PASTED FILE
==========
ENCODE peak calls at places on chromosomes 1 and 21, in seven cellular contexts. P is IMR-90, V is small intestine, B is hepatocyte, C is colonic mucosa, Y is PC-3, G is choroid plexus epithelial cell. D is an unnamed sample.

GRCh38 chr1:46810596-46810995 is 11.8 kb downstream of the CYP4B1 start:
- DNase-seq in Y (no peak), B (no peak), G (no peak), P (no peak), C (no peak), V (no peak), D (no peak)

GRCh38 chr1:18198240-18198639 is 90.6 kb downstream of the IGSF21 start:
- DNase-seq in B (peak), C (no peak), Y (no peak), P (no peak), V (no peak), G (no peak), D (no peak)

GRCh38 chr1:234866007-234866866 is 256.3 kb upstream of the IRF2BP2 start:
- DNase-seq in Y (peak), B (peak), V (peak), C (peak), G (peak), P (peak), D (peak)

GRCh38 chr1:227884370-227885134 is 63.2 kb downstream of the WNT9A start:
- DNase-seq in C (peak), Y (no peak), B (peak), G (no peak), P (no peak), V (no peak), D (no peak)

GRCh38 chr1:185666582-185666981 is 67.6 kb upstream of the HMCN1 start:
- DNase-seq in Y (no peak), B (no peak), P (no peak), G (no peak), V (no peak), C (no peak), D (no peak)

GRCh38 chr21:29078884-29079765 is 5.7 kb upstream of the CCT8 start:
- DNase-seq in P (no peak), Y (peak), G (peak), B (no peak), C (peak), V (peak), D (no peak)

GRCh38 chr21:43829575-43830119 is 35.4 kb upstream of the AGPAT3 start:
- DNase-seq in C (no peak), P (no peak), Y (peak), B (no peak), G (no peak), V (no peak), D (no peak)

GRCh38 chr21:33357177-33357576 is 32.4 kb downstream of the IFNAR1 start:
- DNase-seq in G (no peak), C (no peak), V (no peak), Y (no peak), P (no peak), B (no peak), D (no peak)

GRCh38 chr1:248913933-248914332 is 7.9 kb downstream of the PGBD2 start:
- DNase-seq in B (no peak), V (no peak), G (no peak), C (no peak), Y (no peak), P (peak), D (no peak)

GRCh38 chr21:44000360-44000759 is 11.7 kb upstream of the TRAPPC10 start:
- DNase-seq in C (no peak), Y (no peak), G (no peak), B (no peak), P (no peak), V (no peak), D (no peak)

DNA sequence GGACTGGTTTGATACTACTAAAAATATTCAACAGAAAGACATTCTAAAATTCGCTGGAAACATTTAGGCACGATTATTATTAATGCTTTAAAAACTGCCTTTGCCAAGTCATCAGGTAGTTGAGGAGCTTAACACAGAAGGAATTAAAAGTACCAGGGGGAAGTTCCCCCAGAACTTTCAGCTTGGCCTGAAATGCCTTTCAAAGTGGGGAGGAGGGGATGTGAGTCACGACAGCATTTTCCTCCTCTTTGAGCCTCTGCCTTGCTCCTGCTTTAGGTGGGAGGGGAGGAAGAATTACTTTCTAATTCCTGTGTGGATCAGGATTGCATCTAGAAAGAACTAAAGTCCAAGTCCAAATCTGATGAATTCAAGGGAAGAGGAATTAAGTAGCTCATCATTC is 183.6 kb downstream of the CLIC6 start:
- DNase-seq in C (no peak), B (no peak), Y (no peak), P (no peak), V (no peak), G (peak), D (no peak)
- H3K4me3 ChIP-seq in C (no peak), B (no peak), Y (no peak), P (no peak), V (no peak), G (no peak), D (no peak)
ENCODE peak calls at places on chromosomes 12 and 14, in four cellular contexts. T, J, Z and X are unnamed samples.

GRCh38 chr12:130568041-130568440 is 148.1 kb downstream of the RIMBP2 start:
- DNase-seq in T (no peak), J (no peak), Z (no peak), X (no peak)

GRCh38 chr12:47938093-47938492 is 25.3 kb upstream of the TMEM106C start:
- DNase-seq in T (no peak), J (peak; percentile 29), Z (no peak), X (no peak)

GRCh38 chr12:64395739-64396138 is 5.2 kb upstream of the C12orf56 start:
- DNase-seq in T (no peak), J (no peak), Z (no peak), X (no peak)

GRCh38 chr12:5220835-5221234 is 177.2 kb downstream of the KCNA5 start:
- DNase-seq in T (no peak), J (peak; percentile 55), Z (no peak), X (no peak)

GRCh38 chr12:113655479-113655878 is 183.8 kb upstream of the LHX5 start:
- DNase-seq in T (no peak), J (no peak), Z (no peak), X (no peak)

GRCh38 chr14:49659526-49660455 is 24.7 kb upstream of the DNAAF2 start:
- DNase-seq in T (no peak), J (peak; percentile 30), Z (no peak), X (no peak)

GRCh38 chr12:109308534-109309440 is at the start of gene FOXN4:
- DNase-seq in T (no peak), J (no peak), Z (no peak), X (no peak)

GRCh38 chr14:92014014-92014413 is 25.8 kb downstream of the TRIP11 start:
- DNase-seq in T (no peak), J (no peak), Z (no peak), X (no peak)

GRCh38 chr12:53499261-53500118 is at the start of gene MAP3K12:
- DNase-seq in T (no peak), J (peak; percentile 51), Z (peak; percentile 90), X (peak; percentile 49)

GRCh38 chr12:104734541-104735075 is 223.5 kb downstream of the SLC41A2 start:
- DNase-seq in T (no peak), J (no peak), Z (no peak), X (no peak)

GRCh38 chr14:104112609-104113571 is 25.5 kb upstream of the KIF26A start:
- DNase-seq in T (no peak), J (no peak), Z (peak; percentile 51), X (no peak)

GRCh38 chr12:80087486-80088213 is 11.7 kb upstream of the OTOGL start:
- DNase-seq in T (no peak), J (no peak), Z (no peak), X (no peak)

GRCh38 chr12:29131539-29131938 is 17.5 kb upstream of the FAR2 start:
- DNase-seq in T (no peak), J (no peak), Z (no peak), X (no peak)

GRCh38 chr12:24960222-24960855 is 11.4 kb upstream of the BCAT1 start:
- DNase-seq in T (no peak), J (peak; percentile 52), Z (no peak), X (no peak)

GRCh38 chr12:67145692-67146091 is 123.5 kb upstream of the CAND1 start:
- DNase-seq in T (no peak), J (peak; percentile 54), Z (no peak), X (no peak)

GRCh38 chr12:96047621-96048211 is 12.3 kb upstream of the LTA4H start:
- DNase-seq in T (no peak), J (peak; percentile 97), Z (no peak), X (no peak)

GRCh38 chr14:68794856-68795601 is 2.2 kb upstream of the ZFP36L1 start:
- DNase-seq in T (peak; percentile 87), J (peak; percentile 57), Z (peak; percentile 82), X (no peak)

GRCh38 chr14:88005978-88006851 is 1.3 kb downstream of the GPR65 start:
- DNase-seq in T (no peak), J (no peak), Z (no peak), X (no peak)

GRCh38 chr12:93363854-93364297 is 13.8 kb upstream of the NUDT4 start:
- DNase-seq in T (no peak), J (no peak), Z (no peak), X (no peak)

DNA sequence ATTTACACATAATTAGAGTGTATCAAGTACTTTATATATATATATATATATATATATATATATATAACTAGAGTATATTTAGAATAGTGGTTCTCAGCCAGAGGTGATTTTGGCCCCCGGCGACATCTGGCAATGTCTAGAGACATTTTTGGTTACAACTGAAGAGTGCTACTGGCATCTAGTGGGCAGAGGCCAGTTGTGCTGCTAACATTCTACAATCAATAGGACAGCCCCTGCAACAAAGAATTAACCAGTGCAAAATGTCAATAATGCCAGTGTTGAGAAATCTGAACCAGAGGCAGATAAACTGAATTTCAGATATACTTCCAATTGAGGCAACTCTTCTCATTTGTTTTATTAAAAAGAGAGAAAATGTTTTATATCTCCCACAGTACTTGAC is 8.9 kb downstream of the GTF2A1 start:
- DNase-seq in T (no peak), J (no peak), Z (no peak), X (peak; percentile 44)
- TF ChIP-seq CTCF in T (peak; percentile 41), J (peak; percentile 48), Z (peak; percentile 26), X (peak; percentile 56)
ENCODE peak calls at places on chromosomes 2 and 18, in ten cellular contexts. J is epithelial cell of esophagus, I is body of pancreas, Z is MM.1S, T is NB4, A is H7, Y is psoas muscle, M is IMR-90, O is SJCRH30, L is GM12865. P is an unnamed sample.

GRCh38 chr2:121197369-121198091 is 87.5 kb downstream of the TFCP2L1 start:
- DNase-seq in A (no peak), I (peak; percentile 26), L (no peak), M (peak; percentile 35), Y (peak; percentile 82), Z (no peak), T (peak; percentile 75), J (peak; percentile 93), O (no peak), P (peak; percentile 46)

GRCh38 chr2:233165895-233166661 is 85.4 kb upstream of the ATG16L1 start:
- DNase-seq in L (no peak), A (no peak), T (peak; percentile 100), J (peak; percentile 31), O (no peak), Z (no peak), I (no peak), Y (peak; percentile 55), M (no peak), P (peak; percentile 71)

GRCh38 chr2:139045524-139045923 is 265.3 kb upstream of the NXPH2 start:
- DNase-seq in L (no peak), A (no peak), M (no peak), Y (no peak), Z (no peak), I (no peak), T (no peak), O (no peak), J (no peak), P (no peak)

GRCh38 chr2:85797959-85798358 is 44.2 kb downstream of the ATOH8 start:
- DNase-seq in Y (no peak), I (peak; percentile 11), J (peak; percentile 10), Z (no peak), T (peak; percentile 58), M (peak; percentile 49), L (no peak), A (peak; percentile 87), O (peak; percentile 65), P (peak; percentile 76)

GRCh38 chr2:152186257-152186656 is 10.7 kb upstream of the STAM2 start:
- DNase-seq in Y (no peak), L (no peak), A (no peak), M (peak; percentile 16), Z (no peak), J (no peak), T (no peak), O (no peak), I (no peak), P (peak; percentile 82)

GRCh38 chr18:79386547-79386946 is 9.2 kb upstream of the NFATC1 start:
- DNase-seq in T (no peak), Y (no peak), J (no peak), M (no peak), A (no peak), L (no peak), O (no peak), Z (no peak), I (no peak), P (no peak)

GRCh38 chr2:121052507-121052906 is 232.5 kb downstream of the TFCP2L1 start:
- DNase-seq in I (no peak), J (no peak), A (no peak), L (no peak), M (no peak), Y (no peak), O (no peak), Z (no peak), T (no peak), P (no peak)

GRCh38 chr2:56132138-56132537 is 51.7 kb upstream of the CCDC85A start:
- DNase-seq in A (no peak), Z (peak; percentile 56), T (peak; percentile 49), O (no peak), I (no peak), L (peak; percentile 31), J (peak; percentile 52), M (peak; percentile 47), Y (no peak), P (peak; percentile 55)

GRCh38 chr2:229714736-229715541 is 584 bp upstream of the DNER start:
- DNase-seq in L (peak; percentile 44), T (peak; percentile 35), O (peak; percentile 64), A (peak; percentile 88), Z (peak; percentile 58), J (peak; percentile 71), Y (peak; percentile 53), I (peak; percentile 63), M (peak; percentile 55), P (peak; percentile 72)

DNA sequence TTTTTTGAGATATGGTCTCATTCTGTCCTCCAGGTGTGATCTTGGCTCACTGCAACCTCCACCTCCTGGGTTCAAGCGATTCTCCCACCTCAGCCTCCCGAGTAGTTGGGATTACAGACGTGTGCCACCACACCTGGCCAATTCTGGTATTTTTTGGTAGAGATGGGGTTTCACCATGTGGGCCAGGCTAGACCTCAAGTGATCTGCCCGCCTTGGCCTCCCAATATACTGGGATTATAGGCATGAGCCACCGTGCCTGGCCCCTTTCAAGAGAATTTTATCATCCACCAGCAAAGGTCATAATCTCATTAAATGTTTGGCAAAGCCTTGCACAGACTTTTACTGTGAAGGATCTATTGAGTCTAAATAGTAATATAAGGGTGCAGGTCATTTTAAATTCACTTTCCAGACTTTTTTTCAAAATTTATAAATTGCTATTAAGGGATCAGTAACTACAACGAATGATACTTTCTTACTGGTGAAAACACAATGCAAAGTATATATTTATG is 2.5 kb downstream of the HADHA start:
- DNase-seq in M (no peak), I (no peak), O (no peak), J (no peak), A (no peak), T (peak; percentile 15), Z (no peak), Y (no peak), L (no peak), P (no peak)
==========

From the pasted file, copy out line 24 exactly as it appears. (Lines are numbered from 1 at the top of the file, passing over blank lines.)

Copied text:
- H3K4me3 ChIP-seq in C (no peak), B (no peak), Y (no peak), P (no peak), V (no peak), G (no peak), D (no peak)